Missing one item. Post what you have now. Use high quality MP3 rather than WAV. We don’t have to analyze your waveforms as much as hear how you sound. MP3 will let you include more work.
Jumping in without that is just running in a vacuum. Hold you breath for about two seconds so we can get an idea of the background noise and then the first few seconds of a performance.
Most soundcards have a “20dB Boost” setting that can be very valuable for weak microphones, so we may be able to solve one problem right away. Not a clue where to find it, but it’s pretty common and even my older Windows machines have it.
The main difference between the first two and the third is the intimate proximity to the microphone and the absence of room echo. The first two are obviously speaking in a room with hard walls. I had to listen carefully to the third one to tell what he was doing.
Nothing says newbie faster than recording with echoes.
Number two is wearing a lavalier microphone. You can see it clipped to the top of his shirt. You can also see a brick room with a nice shiny hard table. Really difficult to record in that room without echoes. Let’s go with impossible.
I can’t tell what number one is doing, but he’s suffering from Hard Room as well. The joke is I can almost tell how big your room is by measuring the echo. Almost true.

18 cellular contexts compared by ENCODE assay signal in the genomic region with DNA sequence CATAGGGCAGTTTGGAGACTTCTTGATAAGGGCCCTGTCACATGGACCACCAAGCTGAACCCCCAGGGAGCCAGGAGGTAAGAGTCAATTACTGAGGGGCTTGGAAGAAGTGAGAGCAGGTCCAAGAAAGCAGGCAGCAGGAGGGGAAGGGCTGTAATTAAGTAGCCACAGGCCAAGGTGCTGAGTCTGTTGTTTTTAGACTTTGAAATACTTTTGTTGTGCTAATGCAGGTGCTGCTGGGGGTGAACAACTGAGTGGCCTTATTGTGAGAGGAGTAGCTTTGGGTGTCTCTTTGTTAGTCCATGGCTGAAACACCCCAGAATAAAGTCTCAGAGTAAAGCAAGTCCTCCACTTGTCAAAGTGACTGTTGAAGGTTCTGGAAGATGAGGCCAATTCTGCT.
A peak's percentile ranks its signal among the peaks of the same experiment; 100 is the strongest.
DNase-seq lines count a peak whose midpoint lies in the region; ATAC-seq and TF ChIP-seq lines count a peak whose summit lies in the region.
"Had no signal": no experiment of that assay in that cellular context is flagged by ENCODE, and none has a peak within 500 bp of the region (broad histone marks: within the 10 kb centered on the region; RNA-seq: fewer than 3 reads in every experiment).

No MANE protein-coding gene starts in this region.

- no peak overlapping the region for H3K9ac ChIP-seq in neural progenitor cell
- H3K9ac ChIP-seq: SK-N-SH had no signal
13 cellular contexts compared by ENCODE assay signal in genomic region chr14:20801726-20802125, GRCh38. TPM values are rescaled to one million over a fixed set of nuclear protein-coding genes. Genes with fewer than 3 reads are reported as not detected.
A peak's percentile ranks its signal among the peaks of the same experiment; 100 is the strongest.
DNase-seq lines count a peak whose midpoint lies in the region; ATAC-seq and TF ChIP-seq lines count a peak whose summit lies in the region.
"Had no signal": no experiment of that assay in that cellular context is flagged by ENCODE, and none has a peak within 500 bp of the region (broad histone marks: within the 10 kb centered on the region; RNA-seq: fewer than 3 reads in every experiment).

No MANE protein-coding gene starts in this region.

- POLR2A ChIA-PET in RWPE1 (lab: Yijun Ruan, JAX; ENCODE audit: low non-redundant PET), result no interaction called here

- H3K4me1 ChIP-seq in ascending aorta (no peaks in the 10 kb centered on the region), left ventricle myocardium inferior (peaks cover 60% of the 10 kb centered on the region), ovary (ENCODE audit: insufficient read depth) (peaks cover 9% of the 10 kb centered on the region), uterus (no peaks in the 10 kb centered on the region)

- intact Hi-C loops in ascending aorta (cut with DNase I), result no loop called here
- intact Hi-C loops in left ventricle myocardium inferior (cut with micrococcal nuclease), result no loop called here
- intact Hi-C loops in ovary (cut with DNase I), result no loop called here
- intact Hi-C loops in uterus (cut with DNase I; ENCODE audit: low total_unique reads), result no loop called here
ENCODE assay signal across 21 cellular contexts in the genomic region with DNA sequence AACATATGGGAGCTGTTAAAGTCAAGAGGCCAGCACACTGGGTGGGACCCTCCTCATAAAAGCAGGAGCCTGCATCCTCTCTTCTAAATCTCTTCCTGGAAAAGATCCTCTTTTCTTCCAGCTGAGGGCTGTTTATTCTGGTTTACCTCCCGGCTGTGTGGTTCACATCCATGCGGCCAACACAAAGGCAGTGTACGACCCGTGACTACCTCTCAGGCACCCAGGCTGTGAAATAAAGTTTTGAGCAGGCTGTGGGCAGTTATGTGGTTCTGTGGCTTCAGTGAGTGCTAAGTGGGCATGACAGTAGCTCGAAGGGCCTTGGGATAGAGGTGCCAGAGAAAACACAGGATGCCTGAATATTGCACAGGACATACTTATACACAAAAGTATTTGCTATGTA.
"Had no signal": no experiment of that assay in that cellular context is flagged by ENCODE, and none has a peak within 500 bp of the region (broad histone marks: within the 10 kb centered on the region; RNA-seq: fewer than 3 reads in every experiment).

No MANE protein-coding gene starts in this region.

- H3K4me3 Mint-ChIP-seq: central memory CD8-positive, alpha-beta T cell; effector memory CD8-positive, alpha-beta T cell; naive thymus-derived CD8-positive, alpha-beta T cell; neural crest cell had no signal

The room isn’t the performer. You are and I can tell you there are no good tools to get rid of echoes. You have to record a clean track right at the start.
It’s true that most built-in soundcards work OK with Skype and not much beyond that. They’re noisy and distorted and there usually isn’t much you can do about it.
It’s been my experience you can do very well with an inexpensive microphone if you cure all the other problems.
The usual recommendation is go with a nice quality USB microphone, but that can have it’s own shortcomings. One of our posters is recording audiobook quality work with a Blue Snowball, but he’s doing it in the quiet studio he made from a broom closet.
Waiting for your sound clip. You might also include info on your computer, operating system, etc. I’m typing on a 15" MacBook Pro with OS-X 10.9.5.